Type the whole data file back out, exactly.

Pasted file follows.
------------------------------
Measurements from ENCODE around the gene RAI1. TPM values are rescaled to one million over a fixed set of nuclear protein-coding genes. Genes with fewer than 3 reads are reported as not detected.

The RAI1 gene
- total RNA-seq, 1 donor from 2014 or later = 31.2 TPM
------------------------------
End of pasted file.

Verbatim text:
Measurements from ENCODE around the gene RAI1. TPM values are rescaled to one million over a fixed set of nuclear protein-coding genes. Genes with fewer than 3 reads are reported as not detected.

The RAI1 gene
- total RNA-seq, 1 donor from 2014 or later = 31.2 TPM